The Headless Priest in Hesselager
This is a ghost story you probably don't know and a guide to a few sights in Southeast Funen. And the moral is: There is something to be found in many places in Denmark, even if you don't already know the place.
The Parish of Hesselager is beautifully situated on Southeast Funen, about halfway between Nyborg and Svendborg and only a few kilometres from the Storebælt. Hesselager Parish does not make a big name for itself, but there are nevertheless 3 sights. Hesselagergård, Hesselager Manor, is one of them - and perhaps the largest.
It is one of the country's finest manor houses, a true Renaissance complex and often photographed. With good reason.
Sightseeing in Southeast Funen - 3 Sights
But this is going to be about another attraction, namely Hesselager Church. The third attraction is the Dammestenen, The Hesselager Rock. It is said that the rock was thrown across from Langeland by a troll who wanted to destroy Svinninge Church. He missed. Or perhaps it was a witch - there is slight disagreement on this. But there is agreement that it was the church tower that was at stake. However, this is still not a ghost story, so we'll also leave it at that.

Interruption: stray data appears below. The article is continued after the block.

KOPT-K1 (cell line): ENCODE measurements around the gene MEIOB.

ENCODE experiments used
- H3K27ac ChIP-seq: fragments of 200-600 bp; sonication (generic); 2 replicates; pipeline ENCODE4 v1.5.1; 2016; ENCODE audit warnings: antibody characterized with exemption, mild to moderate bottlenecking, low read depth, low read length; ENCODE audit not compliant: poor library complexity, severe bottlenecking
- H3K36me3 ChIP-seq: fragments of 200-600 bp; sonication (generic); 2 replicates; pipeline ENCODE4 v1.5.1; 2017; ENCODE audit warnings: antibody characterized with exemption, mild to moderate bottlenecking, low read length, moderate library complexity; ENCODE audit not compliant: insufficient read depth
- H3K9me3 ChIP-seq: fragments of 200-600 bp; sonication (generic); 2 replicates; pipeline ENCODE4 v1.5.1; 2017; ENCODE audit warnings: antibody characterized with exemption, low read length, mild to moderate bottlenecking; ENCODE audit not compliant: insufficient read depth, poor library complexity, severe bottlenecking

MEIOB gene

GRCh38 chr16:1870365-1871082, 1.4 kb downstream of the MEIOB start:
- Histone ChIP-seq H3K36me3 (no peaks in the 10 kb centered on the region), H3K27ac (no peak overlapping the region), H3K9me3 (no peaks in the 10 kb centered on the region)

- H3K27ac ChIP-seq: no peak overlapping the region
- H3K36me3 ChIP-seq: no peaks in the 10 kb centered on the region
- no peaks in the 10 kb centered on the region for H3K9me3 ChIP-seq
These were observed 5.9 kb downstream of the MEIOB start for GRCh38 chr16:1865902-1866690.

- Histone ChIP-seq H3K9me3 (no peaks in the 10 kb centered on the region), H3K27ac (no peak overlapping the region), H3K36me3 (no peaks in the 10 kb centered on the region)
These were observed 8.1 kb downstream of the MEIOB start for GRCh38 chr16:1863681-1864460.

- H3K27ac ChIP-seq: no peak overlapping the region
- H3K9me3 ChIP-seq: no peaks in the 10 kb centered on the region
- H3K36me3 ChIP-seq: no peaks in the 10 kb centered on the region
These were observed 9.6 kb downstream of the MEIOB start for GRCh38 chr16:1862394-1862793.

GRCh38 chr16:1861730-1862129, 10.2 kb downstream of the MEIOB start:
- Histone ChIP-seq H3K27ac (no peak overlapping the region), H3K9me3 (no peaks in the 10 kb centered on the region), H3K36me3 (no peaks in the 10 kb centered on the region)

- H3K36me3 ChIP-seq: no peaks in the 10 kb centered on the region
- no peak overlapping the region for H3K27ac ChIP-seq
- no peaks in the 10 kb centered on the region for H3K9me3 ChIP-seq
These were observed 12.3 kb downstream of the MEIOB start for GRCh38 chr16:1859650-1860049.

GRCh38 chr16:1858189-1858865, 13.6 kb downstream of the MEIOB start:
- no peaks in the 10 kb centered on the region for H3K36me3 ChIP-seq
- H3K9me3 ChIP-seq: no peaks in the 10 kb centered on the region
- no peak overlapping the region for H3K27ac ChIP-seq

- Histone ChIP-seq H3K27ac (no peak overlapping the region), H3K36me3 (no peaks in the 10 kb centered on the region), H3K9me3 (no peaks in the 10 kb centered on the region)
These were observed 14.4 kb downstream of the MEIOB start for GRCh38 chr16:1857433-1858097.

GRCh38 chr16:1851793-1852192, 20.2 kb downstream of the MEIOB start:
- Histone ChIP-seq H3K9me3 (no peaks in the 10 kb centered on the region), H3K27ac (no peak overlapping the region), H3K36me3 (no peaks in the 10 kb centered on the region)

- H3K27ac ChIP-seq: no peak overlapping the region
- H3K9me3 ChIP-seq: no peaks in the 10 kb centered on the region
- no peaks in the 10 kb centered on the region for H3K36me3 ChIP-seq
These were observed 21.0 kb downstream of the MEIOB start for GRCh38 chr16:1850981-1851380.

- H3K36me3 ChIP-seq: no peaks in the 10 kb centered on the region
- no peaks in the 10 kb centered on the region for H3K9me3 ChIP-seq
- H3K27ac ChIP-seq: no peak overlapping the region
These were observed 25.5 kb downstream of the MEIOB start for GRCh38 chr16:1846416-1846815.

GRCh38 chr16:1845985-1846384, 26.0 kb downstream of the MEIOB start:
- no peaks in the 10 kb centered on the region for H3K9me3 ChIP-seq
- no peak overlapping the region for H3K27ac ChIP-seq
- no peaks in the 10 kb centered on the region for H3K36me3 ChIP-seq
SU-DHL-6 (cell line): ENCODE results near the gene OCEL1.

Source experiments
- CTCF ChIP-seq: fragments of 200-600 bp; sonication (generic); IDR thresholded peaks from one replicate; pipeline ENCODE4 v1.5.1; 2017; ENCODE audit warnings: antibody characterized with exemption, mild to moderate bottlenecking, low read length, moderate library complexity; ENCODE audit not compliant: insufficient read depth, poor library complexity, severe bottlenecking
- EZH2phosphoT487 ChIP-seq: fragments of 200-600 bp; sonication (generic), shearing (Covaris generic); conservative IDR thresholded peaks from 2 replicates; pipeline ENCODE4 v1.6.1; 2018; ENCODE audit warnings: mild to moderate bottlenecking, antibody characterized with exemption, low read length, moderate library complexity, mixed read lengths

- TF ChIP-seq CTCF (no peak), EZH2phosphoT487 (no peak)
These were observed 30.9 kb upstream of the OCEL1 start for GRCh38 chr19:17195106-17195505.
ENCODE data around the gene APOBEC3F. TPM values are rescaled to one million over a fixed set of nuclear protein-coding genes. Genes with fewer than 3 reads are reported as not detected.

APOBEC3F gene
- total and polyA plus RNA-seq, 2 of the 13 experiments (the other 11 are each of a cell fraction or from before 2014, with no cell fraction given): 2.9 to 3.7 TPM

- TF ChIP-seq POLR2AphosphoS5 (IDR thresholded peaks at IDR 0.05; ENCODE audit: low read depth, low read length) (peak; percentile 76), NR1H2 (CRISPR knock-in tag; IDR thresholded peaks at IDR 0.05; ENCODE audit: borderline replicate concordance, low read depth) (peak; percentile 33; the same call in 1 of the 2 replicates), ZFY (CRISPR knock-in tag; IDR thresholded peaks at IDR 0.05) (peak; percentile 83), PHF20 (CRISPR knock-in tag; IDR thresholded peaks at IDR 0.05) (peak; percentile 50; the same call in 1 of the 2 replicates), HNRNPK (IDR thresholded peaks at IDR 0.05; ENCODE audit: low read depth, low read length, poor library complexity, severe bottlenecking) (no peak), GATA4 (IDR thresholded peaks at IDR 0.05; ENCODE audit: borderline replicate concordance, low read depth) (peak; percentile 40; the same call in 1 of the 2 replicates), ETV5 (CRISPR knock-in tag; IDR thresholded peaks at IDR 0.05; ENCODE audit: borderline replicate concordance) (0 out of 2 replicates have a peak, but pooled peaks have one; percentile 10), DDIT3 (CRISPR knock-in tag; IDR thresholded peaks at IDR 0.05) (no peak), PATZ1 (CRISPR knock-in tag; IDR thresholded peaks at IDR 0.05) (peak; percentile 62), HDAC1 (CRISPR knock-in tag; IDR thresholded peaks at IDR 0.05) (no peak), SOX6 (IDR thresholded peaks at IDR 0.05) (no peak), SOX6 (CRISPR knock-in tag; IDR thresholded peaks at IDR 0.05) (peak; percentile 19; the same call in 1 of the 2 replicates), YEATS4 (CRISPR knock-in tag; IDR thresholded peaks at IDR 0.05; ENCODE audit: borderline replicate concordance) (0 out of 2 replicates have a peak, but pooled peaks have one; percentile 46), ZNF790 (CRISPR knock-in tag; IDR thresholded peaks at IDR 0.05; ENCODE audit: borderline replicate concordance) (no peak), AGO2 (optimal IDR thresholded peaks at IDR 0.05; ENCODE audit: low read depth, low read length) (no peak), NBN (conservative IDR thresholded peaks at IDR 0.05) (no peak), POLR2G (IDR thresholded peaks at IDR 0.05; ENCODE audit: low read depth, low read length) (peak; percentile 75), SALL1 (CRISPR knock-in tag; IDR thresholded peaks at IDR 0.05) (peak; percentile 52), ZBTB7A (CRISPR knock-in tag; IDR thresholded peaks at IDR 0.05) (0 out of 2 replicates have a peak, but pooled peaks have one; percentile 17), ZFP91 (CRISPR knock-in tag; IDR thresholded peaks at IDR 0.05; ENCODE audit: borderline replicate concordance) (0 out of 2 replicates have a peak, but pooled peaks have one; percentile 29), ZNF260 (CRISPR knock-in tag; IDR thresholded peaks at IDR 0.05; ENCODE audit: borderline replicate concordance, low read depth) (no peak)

For a long time, Hesselager Church belonged to Hesselager Manor. It was intended that Christian III's chancellor (equivalent to prime minister) Johan Friis would be buried here, and that the church would become a family burial place. But while he was on his deathbed, he changed his mind. Instead, he chose Vor Frue Kirke, the Church of Our Lady, in Copenhagen. This ghost story is therefore not about Friis, but about a priest in Hesselager who got into a very bad situation. I have colleagues who know more good stories of this kind, for example in Slagelse and Køge and Copenhagen.
The story is true and dates back to the 19th century, when nouns were capitalised. I have taken the liberty of modernising the spelling.
In Hesselager, out in the field, there is a bog called Skidtmose, and in that bog there is a mound called Priest's Mound. There are a few spruce trees on it, but they have not grown in living memory, and will probably never grow any bigger. It is said that a priest was "manet ned" here - the act of binding a ghost to its grave using magic. He had in olden times been a priest in Hesselager, and had seduced a girl and killed her, and then afterwards buried her in the garden.